Germany would not risk attacking things that were protected because they knew what would happen to their planes; they would explode because of the helium, or get tangled in the wires connecting the balloons to the buildings. This also would not stop the Germans from bombing Britain as they would just drop their bombs somewhere else. In conclusion, I think that Britain was quite well protected from air-raids, but there were definite disadvantages. To begin with the government was very organised and managed to put the country at ease quickly and successfully.
Leaflets like the one in Source A helped to do this, and were informative and concise, but even that had its weaknesses. The country’s trade was disrupted because of the bombing of factories and docks. This will have had a big impact on the population’s morale as they thought that food shortage would start to become a problem. Though possibly, because of the severity of the situation, newspapers may have been censored by the government to keep morale levels up. Britain’s industry took a severe blow when the factories producing steel and other vital materials used during the war, were destroyed.
This also will have lowered morale, but the full extent of the problem may also have been censored to keep morale levels up. In Source C it can be read how many people actually did shelter from bombs in their own houses. The statistics show that only just over a quarter of the country had Anderson shelters, and this was because you needed a garden to have one, and many lower class people did not have one. This may have had an effect on people’s morale because a lot would be killed from sheltering in their own home, and if the nation found out about this it could cause mass panic and distress.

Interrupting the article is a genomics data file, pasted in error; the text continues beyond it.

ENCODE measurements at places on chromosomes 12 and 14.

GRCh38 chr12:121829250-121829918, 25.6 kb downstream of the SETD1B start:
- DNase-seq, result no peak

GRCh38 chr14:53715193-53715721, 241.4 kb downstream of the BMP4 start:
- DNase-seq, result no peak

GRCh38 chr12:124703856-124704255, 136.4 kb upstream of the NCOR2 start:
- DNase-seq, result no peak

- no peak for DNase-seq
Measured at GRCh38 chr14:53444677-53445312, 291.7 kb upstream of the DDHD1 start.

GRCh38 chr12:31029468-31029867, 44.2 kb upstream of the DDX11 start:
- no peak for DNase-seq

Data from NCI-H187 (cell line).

Also, Source D is an eye witness report about Coventry after a heavy raid in 1940. The source shows the full extent of people’s consternation and provides a good insight into what conditions would be like if you lived in a city which had just been bombed. For people’s to give accounts such as this to the newspapers, or even by word of mouth, Britain’s morale will definitely have decreased. Overall, I think that the British government protected its civilians effectively from the effects of air-raids mentally, but not necessarily physically.
I think this because many things such as Source A will have put people’s mind at ease, and they would have thought buying dense chicken wire to go around their kitchen table would have protected them. I do not think the country’s civilians realised how much danger they were actually in until the first bomb was dropped, creating scenes such as the one in Source E. This is why I think that the British government should have been more open about what they knew would happen, but it is understandable why they censored such truths.